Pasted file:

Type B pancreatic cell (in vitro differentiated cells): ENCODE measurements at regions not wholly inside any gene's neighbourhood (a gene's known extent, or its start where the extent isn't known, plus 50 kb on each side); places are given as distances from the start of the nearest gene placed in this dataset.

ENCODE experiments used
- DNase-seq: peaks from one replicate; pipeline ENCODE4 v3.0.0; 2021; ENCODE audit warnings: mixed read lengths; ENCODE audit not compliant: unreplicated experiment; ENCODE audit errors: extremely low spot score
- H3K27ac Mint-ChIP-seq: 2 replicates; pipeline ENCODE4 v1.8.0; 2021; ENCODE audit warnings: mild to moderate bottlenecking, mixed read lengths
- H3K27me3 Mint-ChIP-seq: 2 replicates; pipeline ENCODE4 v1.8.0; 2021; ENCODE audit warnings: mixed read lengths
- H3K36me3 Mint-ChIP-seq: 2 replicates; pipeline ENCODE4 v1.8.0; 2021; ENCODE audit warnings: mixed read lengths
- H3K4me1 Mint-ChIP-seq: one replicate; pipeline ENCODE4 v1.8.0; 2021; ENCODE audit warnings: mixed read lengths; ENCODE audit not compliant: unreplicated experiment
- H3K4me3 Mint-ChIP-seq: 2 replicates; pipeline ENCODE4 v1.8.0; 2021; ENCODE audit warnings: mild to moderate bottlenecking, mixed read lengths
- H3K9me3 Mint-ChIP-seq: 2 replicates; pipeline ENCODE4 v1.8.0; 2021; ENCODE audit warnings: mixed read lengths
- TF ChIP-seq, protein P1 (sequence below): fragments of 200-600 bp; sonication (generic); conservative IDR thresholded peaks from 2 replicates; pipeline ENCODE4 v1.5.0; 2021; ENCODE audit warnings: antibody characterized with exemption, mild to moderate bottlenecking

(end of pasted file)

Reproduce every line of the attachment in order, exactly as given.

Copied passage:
Type B pancreatic cell (in vitro differentiated cells): ENCODE measurements at regions not wholly inside any gene's neighbourhood (a gene's known extent, or its start where the extent isn't known, plus 50 kb on each side); places are given as distances from the start of the nearest gene placed in this dataset.

ENCODE experiments used
- DNase-seq: peaks from one replicate; pipeline ENCODE4 v3.0.0; 2021; ENCODE audit warnings: mixed read lengths; ENCODE audit not compliant: unreplicated experiment; ENCODE audit errors: extremely low spot score
- H3K27ac Mint-ChIP-seq: 2 replicates; pipeline ENCODE4 v1.8.0; 2021; ENCODE audit warnings: mild to moderate bottlenecking, mixed read lengths
- H3K27me3 Mint-ChIP-seq: 2 replicates; pipeline ENCODE4 v1.8.0; 2021; ENCODE audit warnings: mixed read lengths
- H3K36me3 Mint-ChIP-seq: 2 replicates; pipeline ENCODE4 v1.8.0; 2021; ENCODE audit warnings: mixed read lengths
- H3K4me1 Mint-ChIP-seq: one replicate; pipeline ENCODE4 v1.8.0; 2021; ENCODE audit warnings: mixed read lengths; ENCODE audit not compliant: unreplicated experiment
- H3K4me3 Mint-ChIP-seq: 2 replicates; pipeline ENCODE4 v1.8.0; 2021; ENCODE audit warnings: mild to moderate bottlenecking, mixed read lengths
- H3K9me3 Mint-ChIP-seq: 2 replicates; pipeline ENCODE4 v1.8.0; 2021; ENCODE audit warnings: mixed read lengths
- TF ChIP-seq, protein P1 (sequence below): fragments of 200-600 bp; sonication (generic); conservative IDR thresholded peaks from 2 replicates; pipeline ENCODE4 v1.5.0; 2021; ENCODE audit warnings: antibody characterized with exemption, mild to moderate bottlenecking